John Fred William Riepe & Anna Wilhelmina [Luetger] Riepe Joseph Creighton Riepe, Sr. Bertha Fredericka [Riepe] Lord Ruby Fern Riepe & Otis Wendell Riepe Sophia [Peine] Riepe Josephine Catherine [Riepe] Ernst  






Today, we think of Prussia as a historic region of northwestern Germany, which it was, but to better understand Prussia, and its province of Westphalia in particular, we need to go back to even further.  The history of these lands falls into four major time periods; pre-1806, 1806-1871, 1871-1918, and 1918-present.


Before Christ, the lands we refer to today as Prussia were inhabited by various German tribes.  During the period of about 12 B.C. to 5 A.D., a series of battles occurred, resulting in  the Romans holding the territory for a short time.  During the 3rd century, tribes of German peoples known as Saxons began moving into the area.  The Romans were ultimately defeated, and the Saxons took control of the region.  At this time, the area was known as Saxony.  There were three main tribes of Saxons who settled in three primary areas: 1.) Westphalia, the western part of the province, lay between the Lower Rhine and Weser Rivers,  2.) Angria, or Engern in German, which lay on either side of the Weser River, and  3.) Eastphalia, the eastern part of the province, which lay between the Weser and Elbe Rivers.  The Saxons in these areas were known as Westphlians, Angrians, and Eastphalians.  Around the 12th century, the name Engern disappeared and the area around the Weser became part of Westphalia.

Christianity was introduced in Westphalia in the 7th century, and by the early 1100's, Westphalia contained numerous principalities - e.g., church districts, dioceses, and monasteries.  By 1600, most Westphalians were of Catholic faith, though the Lutheran and Protestant faiths were also practiced.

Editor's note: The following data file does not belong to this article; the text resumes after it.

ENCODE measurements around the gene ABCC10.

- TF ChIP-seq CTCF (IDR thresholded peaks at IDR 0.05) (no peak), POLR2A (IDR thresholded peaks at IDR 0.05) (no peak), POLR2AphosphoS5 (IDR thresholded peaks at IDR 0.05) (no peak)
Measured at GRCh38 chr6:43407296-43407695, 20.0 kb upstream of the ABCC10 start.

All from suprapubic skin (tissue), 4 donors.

In 1744, Ostfriesland, where the village of Riepe is located, became part of the Kingdom of Prussia.

1806 - 1871

Prior to 1806, the Kingdom of Prussia was ruled by kings and was not part of Germany.  In 1806, Napoleon Bonaparte conquered Europe, destroyed Germany as an empire, and Prussia was forced to concede its possessions to France.  Westphalia's lands were reorganized - combined with other lands and divided into new territories which were renamed.  During this period, the Westphalians were obliged to change their nationality several times.  The new structure, The Kingdom of Westphalia, was established by Napoleon for his brother, Jerome.  In1813, the kingdom collapsed, and by 1815, when Napoleon and the French were out of power, Prussia regained possession and control of the land.  In 1815, Ostfriesland became part of the Kingdom of Hannover, and in 1866, the Kingdom of Hannover (Hanover) was incorporated into Prussia.

1871 - 1918

Germany was reestablished as an empire, King Wilhelm I became Emperor, and Prussia became a province of Germany.

1918 - present

Prior to WWII, Prussia was the largest and most important state in Germany, both industrially and politically.  The region that was Prussia was primarily low-lying, level land, with mountainous areas in parts of the north and southeast.  The principle industries were agriculture, cattle breeding, iron and coal mining, and manufacturing.  The area around the Ruhr River was particularly rich with valuable iron and coal mines.  Numerous factories in this area supplied mining equipment and machinery.  Linen and other textile products were also manufactured.

Westphalia remained a Prussian province until 1945.  In 1946, Westphalia was once again reorganized.  Combined with the province of Lippe, the area was divided into the Land of North Rhine-Westphalia and Land of Lower Saxony.  After 1945, Prussia again was divided among the four Allied occupation zones (British, French, U.S. and Soviet).  In 1947, Prussia was formally abolished as a state by the Allied Control Council for Germany, and the land, once again, was reorganized.  Most of the former provinces became part of the new states of the Federal Republic of Germany and the German Democratic Republic.  Russia acquired the northern part of East Prussia, and Poland acquired the remainder of East Prussia, as well as other parts.



Copyright © 2000-2010 Anne S. Riepe.  All rights reserved.
Last modified:  Friday, February 05, 2010 08:53 PM